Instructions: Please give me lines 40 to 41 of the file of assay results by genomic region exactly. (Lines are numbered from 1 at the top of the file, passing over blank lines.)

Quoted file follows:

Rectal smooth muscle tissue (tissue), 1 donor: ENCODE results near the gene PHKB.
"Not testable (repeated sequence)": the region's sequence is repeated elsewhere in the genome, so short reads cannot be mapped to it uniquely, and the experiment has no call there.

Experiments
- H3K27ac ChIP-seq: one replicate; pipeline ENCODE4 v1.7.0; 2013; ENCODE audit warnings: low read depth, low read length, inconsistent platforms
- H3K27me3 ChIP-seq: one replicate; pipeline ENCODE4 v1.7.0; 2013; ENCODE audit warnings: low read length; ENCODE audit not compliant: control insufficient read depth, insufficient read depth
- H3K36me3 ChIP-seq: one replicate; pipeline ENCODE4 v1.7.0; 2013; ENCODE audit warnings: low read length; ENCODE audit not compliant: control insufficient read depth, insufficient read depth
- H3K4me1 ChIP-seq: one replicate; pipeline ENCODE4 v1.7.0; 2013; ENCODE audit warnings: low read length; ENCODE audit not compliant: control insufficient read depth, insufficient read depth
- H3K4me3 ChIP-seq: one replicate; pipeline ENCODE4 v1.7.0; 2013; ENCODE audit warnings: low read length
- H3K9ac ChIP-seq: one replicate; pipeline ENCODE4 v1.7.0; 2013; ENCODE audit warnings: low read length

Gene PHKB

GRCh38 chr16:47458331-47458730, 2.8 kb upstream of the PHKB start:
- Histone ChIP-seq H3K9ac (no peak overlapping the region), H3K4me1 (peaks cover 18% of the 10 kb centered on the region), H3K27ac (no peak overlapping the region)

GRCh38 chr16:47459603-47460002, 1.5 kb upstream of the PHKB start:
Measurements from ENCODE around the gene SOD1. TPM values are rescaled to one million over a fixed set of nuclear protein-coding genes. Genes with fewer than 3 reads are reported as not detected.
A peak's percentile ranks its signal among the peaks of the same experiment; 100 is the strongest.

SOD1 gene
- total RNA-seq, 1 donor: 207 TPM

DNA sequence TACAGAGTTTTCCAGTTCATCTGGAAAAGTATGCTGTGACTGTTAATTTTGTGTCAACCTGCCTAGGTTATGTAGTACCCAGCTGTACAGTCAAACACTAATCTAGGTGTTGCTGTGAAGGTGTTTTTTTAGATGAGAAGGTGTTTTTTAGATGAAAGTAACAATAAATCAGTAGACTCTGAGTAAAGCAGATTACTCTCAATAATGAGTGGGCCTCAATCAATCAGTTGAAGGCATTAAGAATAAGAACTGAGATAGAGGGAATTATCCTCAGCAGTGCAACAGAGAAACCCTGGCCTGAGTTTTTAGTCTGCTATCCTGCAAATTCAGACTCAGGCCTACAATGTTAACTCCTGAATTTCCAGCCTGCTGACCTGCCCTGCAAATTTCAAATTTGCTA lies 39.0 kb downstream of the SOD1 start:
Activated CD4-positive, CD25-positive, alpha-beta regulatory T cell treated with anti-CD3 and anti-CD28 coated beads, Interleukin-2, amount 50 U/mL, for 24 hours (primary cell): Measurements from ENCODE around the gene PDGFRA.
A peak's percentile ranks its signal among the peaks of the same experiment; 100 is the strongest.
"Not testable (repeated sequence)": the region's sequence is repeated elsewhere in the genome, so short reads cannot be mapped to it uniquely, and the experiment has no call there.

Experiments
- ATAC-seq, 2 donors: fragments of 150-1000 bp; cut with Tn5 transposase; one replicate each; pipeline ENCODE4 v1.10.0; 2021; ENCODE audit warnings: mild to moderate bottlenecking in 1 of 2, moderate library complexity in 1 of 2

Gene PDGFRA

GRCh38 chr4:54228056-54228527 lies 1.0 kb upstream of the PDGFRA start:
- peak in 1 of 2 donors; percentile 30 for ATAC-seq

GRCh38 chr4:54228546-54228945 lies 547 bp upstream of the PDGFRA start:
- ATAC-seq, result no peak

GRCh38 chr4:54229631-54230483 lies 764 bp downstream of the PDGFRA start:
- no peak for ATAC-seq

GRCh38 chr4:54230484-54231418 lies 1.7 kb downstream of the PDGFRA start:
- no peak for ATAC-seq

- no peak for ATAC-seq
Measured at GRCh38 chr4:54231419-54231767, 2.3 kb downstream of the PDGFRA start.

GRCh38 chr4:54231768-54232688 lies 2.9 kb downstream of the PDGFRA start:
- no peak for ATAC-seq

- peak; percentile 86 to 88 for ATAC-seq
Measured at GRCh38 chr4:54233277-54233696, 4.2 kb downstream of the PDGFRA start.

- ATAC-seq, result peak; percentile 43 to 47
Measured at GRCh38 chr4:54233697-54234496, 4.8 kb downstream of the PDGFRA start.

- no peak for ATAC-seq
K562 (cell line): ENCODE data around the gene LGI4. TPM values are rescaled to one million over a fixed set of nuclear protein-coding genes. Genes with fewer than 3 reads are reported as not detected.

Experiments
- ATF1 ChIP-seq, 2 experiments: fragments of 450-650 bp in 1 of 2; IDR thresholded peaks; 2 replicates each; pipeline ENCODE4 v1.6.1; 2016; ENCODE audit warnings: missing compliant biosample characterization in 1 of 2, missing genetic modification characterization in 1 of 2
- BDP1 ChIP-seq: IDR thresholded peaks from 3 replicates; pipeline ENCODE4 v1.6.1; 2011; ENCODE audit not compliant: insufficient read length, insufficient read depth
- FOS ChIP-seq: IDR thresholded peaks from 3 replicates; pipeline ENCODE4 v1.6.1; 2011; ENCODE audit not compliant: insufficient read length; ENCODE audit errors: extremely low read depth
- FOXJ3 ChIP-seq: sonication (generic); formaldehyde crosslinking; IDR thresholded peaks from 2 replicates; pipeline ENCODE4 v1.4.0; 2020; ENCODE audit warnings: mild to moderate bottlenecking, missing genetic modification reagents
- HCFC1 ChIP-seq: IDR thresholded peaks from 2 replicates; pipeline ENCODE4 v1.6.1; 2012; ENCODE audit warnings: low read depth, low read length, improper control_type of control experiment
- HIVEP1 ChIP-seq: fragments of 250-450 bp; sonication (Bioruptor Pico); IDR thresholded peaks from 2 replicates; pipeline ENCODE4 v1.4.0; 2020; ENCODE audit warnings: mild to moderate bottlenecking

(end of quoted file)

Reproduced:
Measured at GRCh38 chr4:54233697-54234496, 4.8 kb downstream of the PDGFRA start.

- no peak for ATAC-seq